Month: February 2016

Sweat Equity Evaporates in Business Evaluation

There’s Nothing Fair about the Fair Market Value of Your Business If you’re a business owner, you are acquainted with insomnia, 16-hour workdays and no weekends off. You used credit cards and borrowed from family and friends to keep your boat afloat. And just the time you think you’re on the Titanic, your business has its first profitable month. You’ve shed blood, sweat and tears, and now you want to somehow account for that sweat equity in the appreciable value of your business. It’s a good thought, but think again. The fair market value of your business will set...

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Should the Sale of Your Business Be Your Retirement Plan

Over Valuation Is the Number-One Mistake if Your Business Is Your Retirement Plan It’s not uncommon for a small business owner to view the sale of their business as their retirement plan. They throw all their energies and profits into the business to bolster the valuation, so it’s not unusual they don’t have a 401(k) or IRA. That’s fine, if you can sell your business near its projected valuation. But most small business owners overvalue their sale price and often take less than anticipated. That’s why it’s important to create and maintain a personal retirement plan that isn’t dependent...

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Business Continuation is Contingent on a Plan

Without a Business Succession Plan, Its Continuation is Doomed The successful transfer of a small business is dependent on funding sources and continuation documents to ensure a smooth transition from the present to future owner. The document needs to cover every contingency. Both parties agreeing to a business valuation at a future date may actually be the easiest part of the purchase agreement to draft. The harder scenario is to script the contingencies of death and disability into the buy-sell agreement, especially when family, friends and key employees are involved. When there is no continuation plan or the plan...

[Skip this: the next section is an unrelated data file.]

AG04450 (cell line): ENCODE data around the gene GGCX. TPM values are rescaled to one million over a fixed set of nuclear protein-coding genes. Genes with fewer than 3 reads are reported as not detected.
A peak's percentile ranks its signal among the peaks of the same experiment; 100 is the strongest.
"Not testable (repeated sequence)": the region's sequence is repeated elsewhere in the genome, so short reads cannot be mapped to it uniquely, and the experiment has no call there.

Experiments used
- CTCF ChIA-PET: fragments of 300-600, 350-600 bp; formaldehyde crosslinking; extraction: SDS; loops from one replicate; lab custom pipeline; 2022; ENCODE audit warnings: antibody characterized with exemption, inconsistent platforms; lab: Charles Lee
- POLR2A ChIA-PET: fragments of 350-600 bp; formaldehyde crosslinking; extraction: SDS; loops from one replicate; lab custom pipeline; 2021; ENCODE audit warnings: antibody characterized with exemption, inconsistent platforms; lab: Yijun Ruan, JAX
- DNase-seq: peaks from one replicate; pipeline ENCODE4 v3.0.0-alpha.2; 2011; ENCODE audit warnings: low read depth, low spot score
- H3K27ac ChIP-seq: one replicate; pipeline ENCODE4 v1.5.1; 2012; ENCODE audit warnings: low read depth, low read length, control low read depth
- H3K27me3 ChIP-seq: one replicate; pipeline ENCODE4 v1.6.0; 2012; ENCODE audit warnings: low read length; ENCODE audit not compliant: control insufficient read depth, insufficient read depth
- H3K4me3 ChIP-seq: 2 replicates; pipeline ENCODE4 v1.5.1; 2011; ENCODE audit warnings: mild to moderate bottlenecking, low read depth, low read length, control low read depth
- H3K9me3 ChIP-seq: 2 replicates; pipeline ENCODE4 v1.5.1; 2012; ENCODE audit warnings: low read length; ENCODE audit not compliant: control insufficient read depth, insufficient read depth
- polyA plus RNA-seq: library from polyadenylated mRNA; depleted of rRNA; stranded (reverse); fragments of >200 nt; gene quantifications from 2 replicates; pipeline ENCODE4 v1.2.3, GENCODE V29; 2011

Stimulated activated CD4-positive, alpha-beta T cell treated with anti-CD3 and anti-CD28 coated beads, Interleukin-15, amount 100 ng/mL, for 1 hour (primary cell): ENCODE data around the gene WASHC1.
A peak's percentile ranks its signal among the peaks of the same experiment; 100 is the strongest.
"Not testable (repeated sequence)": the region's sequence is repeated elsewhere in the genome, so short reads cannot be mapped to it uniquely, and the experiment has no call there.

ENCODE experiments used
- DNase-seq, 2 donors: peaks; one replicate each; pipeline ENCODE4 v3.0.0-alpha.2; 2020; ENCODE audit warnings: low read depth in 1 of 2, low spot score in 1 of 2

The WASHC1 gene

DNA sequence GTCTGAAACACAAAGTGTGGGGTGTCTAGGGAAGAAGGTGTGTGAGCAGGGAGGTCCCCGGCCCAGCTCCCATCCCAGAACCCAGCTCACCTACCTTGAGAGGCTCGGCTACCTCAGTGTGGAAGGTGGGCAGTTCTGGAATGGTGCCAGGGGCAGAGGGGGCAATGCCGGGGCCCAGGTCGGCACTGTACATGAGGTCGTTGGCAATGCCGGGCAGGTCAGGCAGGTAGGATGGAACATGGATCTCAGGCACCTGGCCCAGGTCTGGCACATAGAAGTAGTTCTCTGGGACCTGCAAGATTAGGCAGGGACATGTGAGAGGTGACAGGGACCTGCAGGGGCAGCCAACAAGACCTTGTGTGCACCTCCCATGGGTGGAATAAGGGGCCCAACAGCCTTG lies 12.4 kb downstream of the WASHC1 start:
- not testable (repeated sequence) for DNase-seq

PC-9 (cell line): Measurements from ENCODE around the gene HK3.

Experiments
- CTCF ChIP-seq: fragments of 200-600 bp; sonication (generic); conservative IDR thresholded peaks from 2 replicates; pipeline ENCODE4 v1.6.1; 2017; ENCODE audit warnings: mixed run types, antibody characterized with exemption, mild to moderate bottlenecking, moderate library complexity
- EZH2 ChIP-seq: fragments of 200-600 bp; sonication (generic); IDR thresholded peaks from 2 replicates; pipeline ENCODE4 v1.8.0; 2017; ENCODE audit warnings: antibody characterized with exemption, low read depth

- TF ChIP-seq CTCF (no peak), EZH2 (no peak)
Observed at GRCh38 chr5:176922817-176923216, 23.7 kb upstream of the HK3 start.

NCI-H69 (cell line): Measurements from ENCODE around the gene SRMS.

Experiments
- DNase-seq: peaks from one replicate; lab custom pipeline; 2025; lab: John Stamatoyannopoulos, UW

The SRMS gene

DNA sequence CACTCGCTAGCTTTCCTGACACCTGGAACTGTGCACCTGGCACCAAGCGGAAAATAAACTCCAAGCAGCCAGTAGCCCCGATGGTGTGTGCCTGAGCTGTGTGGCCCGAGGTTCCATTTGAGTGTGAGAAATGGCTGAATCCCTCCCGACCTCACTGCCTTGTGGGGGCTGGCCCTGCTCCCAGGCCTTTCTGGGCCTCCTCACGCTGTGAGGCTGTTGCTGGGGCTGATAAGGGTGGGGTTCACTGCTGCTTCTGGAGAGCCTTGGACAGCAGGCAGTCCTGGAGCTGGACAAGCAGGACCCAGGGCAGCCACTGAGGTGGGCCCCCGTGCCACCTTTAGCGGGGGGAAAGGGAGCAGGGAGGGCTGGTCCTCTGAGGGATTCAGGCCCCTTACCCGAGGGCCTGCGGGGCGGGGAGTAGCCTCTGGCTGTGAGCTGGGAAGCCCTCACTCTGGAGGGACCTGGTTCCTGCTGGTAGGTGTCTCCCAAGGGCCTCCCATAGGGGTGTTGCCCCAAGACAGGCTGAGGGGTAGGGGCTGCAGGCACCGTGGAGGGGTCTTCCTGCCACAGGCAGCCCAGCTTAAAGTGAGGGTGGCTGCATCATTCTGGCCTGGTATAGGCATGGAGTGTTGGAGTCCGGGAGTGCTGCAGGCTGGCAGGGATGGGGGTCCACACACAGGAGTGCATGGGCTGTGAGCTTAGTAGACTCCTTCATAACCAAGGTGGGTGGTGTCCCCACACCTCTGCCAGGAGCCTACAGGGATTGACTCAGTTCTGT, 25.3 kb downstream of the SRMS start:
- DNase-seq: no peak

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The Futility of Unfocused Business Goals

You Can’t Hit Goals When You Don’t See What You’re Aiming At Thousands of small businesses fail every month due to a lack of vision. It isn’t that they haven’t had an economic epiphany or inspired apparition. They just don’t see right. Many have experienced rogue thoughts that fire the imagination of ideas and invention. Indeed, many businesses are conceived in such moments of passion. But revelation in and of itself is never enough for a successful start up to gain traction. A business owner needs to determine if they’re seeing the world as it really is; seeing their...

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Every Small Business Start Up Needs a Plan

The Entrepreneurial Spirit Still Needs a Business Blueprint The private sector generates the majority of jobs in America. Within the private sector, small business contributes significantly to job creation and is recognized as the economic engine that drives commerce in America. Thousands of business start ups occur every month, but many of them close their doors before their first year in business. Many times, the entrepreneurial spirit is willing, but the lack of a business plan weakens the potential for success. Rarely do you find a business plan among passionate entrepreneurs. Many first-time business owners have the emotional energy...

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